(Calvin) (1886-1972) US biochemist. In 1914 he isolated the hormone thyroxine, the active compound of the thyroid gland. He went on to work on secretions from the adrenal gland, among which he discovered the steroid cortisone. For this Kendall shared the 1950 Nobel Prize for Physiology or Medicine with Philip Hench and Tadeus Reichstein.
Kendall was born in Connecticut and studied at Columbia University, New York. From 1914 he worked at the Mayo Foundation, Minnesota, US, becoming professor there 1921.
Hench was a physician interested in arthritis who was familiar with the experience that in some situations, such as during pregnancy, patients with arthritis improved. He and Kendall discussed whether cortisone, which Kendall's work had shown to have important metabolic effects, was involved in these temporary improvements. They discovered by giving a severely incapicitated patient cortisone that it was an effective treatment for rheumatoid arthritis.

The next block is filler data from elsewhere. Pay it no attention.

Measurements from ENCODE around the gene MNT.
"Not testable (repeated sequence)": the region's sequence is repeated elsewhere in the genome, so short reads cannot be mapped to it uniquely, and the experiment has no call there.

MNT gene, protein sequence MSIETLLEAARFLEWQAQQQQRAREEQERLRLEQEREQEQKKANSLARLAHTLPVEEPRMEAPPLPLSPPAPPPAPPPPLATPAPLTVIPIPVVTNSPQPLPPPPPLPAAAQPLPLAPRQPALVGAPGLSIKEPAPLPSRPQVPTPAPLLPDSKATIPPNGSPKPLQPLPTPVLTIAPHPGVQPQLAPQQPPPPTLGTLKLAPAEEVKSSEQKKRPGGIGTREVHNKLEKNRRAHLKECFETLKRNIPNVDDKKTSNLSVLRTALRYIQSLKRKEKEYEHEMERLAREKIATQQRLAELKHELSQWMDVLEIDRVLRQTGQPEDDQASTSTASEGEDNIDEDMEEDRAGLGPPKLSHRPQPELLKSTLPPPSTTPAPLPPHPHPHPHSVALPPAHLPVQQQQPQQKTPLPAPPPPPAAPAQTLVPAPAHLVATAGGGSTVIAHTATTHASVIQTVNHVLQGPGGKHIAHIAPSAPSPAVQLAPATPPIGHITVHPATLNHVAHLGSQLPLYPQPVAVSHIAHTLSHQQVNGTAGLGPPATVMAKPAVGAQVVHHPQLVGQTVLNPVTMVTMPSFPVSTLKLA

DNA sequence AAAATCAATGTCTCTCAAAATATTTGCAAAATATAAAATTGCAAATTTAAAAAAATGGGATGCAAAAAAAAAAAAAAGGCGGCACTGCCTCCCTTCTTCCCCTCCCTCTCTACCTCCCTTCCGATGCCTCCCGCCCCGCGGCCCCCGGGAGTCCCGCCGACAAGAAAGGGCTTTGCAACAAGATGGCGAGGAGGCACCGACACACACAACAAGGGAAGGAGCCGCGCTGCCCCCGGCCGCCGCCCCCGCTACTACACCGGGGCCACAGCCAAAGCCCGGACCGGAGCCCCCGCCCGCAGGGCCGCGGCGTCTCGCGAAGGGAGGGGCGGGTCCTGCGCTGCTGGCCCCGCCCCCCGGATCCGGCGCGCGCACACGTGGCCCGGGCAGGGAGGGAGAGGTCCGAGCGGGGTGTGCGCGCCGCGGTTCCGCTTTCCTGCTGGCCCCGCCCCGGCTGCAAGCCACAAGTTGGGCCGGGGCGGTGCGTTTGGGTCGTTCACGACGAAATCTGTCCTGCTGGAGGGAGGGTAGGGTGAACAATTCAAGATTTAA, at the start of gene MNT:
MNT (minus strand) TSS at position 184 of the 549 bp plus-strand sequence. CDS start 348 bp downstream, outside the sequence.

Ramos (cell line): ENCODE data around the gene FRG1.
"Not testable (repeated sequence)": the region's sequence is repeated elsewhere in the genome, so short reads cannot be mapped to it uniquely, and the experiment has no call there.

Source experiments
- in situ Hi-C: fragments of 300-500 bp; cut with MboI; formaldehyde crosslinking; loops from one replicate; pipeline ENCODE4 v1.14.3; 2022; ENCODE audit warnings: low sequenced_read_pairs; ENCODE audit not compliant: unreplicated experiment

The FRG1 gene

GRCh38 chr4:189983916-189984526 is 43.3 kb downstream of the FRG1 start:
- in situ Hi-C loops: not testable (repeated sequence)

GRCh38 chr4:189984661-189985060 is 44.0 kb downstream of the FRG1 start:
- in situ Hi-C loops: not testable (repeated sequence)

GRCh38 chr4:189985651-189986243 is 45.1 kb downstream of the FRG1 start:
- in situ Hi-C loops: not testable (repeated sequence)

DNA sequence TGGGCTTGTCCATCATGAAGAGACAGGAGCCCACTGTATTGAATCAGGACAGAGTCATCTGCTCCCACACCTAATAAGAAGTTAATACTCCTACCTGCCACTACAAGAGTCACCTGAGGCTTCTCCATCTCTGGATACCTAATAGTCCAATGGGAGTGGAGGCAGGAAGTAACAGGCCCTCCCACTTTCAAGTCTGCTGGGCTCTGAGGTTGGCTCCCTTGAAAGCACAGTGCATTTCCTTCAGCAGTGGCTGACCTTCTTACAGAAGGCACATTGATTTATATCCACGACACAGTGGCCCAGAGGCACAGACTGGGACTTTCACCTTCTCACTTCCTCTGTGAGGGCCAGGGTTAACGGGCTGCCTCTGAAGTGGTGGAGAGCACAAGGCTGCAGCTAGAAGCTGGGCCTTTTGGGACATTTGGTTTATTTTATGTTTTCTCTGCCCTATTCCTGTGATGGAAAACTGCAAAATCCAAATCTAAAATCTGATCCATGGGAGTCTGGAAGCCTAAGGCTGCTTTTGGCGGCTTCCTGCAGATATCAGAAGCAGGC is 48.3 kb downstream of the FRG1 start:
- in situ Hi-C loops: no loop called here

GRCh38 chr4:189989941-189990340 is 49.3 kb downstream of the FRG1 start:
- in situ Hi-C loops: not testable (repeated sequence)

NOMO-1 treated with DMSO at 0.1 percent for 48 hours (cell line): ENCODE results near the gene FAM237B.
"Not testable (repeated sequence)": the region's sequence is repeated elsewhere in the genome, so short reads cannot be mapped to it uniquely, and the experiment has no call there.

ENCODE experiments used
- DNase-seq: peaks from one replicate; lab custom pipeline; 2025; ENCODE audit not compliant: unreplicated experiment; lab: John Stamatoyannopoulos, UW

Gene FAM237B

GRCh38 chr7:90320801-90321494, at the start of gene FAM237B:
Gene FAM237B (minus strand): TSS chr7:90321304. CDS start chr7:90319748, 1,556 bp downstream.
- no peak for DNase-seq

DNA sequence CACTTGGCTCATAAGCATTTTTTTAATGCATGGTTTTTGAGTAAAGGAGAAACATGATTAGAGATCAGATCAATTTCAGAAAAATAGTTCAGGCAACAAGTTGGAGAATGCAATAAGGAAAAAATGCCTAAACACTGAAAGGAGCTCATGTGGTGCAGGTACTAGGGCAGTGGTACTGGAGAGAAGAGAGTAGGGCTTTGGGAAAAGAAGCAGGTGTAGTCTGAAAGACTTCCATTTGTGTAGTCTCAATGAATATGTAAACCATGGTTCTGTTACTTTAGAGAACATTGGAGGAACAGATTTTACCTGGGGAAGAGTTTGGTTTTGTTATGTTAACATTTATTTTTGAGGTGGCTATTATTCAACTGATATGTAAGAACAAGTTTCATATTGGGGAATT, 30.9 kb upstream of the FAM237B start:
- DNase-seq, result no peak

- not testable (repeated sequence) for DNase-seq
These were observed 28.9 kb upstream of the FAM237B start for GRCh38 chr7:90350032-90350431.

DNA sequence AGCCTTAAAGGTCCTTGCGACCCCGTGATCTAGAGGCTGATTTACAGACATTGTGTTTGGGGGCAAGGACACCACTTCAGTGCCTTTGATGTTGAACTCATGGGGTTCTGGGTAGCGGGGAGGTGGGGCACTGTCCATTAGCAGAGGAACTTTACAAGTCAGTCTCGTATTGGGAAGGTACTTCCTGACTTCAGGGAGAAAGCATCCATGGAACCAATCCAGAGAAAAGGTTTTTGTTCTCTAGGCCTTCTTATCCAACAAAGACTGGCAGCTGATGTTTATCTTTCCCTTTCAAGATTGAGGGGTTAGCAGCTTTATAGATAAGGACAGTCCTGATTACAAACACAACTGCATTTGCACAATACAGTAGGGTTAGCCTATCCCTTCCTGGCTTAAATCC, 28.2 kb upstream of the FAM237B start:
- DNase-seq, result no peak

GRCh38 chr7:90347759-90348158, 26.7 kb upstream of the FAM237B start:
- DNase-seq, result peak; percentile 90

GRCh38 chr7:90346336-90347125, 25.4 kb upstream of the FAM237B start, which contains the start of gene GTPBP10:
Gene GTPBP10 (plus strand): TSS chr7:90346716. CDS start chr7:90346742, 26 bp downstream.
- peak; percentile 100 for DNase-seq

1. Unincorporated community in Florida (USA).
2. Village in Wisconsin (USA); zip code 54638.
Edward Calvin Kendall · Edward Kendall · Kendall